Published on: March 7, 2015
by Michel D’Andrea for SciTech Connect:
Alzheimer’s is primarily a disease of the brain, although there is a correlation between retinal pathology and Alzheimer’s, as patients often exhibit poor vision and other visual signs of impairment.
Diabetes, while an entirely different disease on the surface, is better known for its effect on the eye as well. Detailed comprehensive eye examinations are essential for all diabetic patients and, if left unchecked, diabetic retinopathy could lead to blindness.
Interestingly, the brain and the eye have similar anatomical vascular barrier structures referred to respectively as the blood-brain and blood-retina barriers. Of note is that vascular pathological factors, such as hypertension, stroke, and high cholesterol, are common in both Alzheimer’s and diabetes.
As described in Chapter 14 of the newly released book, Bursting Neurons and Fading Memories: An Alternative Hypothesis for the Pathogenesis of Alzheimer’s Diseases, a dysfunctional vascular barrier can lose its ability to keep restricted vascular components from entering the brain and eye.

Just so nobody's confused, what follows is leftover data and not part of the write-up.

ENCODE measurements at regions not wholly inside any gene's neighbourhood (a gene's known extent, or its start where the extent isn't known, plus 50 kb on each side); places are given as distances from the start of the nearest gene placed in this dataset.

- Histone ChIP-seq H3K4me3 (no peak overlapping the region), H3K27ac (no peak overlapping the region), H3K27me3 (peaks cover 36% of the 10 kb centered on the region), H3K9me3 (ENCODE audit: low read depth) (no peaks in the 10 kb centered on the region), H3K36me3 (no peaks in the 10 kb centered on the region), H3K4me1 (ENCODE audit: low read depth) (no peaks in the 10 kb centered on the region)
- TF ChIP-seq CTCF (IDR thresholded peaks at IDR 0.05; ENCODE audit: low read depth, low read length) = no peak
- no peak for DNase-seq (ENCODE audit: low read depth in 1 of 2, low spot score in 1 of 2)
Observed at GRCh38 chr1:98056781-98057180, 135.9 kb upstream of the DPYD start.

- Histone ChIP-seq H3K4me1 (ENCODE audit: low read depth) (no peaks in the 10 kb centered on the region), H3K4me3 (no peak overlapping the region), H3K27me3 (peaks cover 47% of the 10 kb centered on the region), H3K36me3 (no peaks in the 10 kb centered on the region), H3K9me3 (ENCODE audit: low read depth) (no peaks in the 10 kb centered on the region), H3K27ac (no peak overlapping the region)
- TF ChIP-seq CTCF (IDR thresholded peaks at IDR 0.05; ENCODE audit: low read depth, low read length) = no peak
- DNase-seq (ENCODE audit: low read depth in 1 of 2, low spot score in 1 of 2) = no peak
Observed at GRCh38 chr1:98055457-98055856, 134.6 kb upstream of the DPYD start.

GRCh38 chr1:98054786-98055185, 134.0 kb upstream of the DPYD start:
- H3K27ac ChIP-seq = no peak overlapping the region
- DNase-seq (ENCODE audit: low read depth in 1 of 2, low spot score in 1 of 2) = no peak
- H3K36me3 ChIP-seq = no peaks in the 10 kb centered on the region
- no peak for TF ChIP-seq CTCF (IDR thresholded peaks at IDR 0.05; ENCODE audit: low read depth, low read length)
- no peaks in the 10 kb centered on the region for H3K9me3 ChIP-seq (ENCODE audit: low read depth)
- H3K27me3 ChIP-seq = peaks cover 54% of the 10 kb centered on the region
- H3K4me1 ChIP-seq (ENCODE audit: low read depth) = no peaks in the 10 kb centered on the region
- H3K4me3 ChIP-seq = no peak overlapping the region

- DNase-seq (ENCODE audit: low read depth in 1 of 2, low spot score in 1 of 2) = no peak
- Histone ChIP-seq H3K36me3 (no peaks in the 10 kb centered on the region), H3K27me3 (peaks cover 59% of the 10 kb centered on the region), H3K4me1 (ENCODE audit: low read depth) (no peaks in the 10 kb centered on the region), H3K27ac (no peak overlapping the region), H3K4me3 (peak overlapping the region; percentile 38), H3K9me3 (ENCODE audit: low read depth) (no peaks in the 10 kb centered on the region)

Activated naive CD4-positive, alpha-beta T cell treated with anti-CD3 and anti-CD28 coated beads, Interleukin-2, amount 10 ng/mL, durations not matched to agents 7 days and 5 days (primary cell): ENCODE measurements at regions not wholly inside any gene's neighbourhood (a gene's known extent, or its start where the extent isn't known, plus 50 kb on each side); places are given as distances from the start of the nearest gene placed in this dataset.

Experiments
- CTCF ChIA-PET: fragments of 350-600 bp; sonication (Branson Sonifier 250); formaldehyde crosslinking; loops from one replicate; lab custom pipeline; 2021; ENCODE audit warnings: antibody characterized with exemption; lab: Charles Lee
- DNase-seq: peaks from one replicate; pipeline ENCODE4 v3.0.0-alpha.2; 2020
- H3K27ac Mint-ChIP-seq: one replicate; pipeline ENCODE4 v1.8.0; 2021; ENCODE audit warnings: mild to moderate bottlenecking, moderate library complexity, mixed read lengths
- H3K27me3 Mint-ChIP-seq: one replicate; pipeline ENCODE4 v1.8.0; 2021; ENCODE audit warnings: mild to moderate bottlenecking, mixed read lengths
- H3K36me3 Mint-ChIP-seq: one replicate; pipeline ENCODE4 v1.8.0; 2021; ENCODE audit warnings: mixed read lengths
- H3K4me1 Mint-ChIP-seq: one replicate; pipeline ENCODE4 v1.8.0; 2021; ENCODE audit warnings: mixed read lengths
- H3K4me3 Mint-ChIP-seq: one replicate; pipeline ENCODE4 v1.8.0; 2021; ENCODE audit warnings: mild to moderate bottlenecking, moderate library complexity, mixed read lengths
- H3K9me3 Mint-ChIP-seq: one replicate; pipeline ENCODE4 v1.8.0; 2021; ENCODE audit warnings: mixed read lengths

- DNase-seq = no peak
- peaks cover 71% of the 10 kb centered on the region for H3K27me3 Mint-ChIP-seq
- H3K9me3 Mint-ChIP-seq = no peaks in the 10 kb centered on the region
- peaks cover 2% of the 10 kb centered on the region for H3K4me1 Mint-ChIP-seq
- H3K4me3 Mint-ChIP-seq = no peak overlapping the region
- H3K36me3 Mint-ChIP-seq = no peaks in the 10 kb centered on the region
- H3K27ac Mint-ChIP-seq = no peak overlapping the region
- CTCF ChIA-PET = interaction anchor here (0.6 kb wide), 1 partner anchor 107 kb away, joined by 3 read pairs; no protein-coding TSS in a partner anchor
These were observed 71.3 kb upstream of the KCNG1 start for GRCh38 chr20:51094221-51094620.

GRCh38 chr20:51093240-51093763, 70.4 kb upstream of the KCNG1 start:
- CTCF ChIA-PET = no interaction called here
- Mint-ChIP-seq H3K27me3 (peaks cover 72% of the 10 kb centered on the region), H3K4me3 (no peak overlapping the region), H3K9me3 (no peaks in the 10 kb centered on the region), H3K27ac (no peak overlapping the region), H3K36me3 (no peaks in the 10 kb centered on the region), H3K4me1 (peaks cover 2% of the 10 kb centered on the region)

For example, compromised blood-retina function through endothelial cell damage is observed before clinical evidence of retinopathy in diabetic patients. Similarly, vascular pathologies in the brain precede the presence of plaques and cognitive impairments in AD mouse transgenic models. Therefore, dysfunctional blood-barrier function could be one of the earliest structural pathological events in these diseases.
Although it’s great to celebrate the big achievements, it’s also important to celebrate the small wins.
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